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The question is how to trace a Knapsack problem with greedy algorithm using the following information?

P=[10,7,12,13,6,20]
W=[3,2,4,3,13,8]
M=15
n=6

I'd appreciate it if some one could help me understand this or point me to the right direction.

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What are P, W, M and n? What does it mean to 'trace a Knapsack problem'? –  user97370 Dec 18 '11 at 16:56
    
I mean step by step, perform the algorithm and check the outputs. –  Hamed Momeni Dec 18 '11 at 17:06
    
Also P is price of the items, W is the weights of them, M is the maximum amount the knapsack can contain. and n is the number of items. –  Hamed Momeni Dec 18 '11 at 17:08
    
And which item will the greedy algorithm choose first? Do you have some code? –  user97370 Dec 18 '11 at 17:16

3 Answers 3

up vote 1 down vote accepted

Well, if it's 'fractional knapsack' (i.e. you can take fractions of the items) then it's easy:

The items are (as price, weight pairs) [(10, 3), (7, 2), (12, 4), (13, 3), (6, 13), (20, 8)]

Intuitively, you'll want to get an item first which will provide more price with less weight. So, let's sort the items by their price to weight ratio:

[(13, 3), (7, 2), (10, 3), (12, 4), (20, 8), (6, 13)]

Now, until you run out of capacity or an item, take the most valuable item as much as you can.

0. cap = 15, price = 0
1. Take (13, 3): cap = 12, price = 13
2. Take (7, 2): cap = 10, price = 20
3. Take (10, 3): cap = 7, price = 30
4. Take (12, 4): cap = 3, price = 42
5. Take (20, 8): cap = 0, price = 49.5
   [in this step, you have capacity to take 3 units, so take 3 units of the 5th item, the price of which is 3*20/8]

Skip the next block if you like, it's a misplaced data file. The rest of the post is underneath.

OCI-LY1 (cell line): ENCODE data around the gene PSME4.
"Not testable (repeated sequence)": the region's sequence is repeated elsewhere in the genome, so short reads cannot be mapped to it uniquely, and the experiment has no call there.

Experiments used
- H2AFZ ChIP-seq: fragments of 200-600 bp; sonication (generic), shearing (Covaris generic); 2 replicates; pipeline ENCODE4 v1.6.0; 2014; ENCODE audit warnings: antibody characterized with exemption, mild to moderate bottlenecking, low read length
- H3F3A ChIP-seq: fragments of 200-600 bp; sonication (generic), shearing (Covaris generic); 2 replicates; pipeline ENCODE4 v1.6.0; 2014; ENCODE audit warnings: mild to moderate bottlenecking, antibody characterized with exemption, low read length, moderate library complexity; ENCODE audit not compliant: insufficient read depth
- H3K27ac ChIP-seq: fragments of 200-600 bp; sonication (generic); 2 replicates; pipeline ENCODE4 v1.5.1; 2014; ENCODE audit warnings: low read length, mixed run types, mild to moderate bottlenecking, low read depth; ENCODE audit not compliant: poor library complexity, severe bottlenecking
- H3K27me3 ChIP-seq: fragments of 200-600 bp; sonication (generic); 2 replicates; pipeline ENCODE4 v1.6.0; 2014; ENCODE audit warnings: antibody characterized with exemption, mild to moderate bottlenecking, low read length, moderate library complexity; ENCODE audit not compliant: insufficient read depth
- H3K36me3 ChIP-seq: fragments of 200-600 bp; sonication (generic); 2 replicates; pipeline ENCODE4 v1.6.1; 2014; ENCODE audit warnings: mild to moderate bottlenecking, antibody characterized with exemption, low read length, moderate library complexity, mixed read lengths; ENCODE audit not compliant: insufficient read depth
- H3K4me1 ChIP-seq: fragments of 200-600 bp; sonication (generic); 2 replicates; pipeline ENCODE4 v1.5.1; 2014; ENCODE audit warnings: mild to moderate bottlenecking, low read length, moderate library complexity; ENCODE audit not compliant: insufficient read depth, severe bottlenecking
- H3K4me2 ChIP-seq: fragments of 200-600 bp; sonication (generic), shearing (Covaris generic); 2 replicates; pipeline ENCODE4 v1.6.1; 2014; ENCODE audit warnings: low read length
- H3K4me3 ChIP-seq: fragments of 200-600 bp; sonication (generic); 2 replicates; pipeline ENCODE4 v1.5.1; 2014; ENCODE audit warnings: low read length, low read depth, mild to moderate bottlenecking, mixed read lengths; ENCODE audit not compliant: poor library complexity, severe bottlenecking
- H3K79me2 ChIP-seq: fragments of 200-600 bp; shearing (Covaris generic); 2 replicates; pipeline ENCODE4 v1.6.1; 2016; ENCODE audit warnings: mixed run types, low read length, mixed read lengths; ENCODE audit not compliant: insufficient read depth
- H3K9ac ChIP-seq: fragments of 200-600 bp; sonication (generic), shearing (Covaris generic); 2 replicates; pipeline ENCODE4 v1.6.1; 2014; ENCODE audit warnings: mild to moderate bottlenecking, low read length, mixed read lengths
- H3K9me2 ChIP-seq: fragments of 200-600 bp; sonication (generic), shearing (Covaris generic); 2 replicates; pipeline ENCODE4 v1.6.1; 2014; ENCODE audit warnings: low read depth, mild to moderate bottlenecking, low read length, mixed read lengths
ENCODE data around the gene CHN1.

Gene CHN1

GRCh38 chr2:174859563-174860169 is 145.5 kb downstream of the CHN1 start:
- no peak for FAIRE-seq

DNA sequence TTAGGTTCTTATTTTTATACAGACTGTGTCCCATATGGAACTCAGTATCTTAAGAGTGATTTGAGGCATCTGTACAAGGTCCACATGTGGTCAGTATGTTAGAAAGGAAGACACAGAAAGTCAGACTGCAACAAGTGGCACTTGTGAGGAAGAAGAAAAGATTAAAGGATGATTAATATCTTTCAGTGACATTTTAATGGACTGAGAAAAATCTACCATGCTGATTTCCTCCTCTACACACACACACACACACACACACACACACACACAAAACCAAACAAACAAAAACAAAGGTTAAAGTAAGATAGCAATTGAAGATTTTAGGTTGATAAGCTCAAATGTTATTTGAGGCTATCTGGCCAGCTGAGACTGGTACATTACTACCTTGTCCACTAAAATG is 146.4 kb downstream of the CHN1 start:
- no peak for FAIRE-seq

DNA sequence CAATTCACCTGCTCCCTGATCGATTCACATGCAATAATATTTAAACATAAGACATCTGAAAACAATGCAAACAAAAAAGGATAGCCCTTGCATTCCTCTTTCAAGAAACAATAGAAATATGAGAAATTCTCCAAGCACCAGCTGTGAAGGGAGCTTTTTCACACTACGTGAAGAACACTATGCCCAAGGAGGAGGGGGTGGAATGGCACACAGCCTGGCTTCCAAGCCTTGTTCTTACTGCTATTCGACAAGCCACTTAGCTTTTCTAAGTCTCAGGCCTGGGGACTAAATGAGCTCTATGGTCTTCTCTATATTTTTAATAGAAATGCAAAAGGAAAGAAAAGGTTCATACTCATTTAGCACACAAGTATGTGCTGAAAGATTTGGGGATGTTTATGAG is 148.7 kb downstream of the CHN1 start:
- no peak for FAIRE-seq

If you cannot take fractional items, then such a greedy approach may not give you the optimal solution.

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#include<iostream>
#include<time.h>
using namespace std;
int r;
int* sort(int list[],int n)
    {

        int temp;
        bool swap =true;
        int i;
        while(swap)
        {
        for(i=0;i<n-1;i++)
            {
            for(int j=i+1;j<n;j++)

                {
                if(list[i]>list[j])
                    {
                    temp=list[j];
                    list[j]=list[i];
                    list[i]=temp;
                    swap= true;
                    }else
                        {
                        swap= false;
                        }

                }
            }
        }
        return (list);

    }
int* knapsack(int list[],int k)
{
    const int n=6;
    int c=0;

    int ks[n];
    int sum=0;
    int u;
    for(int i=0;i<n;i++)
    {   
    sum=sum+list[i];
        if(sum<=k)
        {
            u=list[i];
            ks[i]=u;
            list[i]=i+1;
            c++;
            //cout<<"Index number in sorted list : "<<i+1<<" "<<endl;
        }
    }

    r=c;
    return (list);

}

int main() 
{
    double difference1,difference2;
    clock_t start,end;   
    const int m=5;
    int list[m]={8,6,7,4,9};
    cout<<"Your list of sizes of parcel : ";
    for(int i=0;i<m;i++)
    {
        cout<<list[i]<<" ";
    }
    cout<<endl<<endl;

    start = clock();

    int* x=sort(list,m);  //call to sorting function to sort the list in increasing size order.

    end = clock();
    difference1=((start-end)/CLOCKS_PER_SEC);

    cout<<"Sorted list of sizes of parcel : ";
    for (int j = 0; j <m; j++) 
    {cout<<x[j]<<" ";}

    cout<<endl<<endl;
    111
    int k=24;   //Size of sack

    start = clock();

    int* g= knapsack(list,k); //call to knapsack function

    end = clock();
    difference2=((start-end)/CLOCKS_PER_SEC);

        cout<<"Indexes taken from sorted list : ";
                for(int l=0;l<r;l++)
                {
                cout<<g[l]<<" ";
                }
        cout<<endl<<endl;
        cout<<"Time elapsed : "<<(difference1+difference2)<<endl<<endl;

}
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In the first step, that is, 1. Take (13, 3): cap = 12, price = 15, since 3 items are added, so the price will be 13*3=39... It proceeds in the same manner. When 2 more are added then 7*2=14 is added. So the cost in step 2 will be 39+14=53.

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